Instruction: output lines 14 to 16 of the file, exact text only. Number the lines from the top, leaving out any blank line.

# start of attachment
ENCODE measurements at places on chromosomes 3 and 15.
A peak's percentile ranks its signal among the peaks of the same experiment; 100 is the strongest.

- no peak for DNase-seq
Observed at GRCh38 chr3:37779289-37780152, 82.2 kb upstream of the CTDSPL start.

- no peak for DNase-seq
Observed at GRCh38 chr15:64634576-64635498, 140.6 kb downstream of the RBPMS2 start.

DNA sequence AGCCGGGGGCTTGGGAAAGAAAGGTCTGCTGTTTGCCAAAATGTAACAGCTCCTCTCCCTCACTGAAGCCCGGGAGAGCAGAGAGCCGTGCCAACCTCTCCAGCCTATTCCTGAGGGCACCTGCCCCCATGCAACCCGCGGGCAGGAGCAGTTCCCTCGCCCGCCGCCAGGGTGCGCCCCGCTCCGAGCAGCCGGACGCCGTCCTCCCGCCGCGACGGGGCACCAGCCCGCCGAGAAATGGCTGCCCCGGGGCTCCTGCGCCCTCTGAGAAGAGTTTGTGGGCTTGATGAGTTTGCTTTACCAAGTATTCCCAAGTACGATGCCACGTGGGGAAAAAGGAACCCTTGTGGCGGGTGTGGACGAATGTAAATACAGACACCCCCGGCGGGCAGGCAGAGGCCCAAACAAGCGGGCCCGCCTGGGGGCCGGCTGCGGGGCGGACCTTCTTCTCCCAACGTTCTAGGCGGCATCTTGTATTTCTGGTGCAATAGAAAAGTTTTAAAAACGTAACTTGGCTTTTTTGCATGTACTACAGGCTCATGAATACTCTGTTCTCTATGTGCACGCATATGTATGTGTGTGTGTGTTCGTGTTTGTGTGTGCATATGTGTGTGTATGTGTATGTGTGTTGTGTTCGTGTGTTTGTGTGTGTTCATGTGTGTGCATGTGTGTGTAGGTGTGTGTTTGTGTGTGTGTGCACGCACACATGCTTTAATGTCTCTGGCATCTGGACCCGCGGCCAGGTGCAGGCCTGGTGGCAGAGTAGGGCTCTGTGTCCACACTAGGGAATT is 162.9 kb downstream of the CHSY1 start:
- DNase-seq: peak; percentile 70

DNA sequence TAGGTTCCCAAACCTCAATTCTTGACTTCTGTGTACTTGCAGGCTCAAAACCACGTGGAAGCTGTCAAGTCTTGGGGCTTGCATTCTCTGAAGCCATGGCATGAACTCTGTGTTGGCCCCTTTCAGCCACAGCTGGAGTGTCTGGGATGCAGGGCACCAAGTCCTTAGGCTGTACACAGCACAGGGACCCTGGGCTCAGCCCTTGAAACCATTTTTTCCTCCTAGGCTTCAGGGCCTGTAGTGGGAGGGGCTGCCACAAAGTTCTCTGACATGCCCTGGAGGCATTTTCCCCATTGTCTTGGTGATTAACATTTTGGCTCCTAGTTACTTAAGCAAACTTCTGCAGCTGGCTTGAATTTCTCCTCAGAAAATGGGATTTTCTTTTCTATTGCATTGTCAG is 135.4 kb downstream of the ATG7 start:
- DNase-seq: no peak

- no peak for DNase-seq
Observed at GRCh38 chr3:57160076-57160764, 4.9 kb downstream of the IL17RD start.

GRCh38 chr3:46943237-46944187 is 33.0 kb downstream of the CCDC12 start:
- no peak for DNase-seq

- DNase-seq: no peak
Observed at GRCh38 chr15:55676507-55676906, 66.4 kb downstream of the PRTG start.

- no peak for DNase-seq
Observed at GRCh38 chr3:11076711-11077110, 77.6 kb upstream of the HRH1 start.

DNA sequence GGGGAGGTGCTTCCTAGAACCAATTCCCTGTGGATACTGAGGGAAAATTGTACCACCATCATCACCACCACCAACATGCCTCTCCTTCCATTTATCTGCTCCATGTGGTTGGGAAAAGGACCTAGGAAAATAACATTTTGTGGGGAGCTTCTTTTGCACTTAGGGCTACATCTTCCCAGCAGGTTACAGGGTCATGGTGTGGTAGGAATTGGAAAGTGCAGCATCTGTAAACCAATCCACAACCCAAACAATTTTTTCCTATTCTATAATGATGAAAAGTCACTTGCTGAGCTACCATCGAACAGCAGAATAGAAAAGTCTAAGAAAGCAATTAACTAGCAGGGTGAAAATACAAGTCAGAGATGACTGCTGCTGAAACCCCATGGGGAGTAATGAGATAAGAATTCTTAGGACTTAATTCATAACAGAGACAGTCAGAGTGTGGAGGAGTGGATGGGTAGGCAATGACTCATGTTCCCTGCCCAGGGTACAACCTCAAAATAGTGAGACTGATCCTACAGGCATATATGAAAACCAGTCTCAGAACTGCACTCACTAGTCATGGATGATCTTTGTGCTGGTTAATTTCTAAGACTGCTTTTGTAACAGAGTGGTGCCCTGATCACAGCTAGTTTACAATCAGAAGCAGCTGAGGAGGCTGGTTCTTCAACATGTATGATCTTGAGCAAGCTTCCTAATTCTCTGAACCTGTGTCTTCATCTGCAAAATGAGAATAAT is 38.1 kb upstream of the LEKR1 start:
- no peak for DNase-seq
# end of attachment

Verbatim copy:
- no peak for DNase-seq

- DNase-seq: no peak
Observed at GRCh38 chr15:55676507-55676906, 66.4 kb downstream of the PRTG start.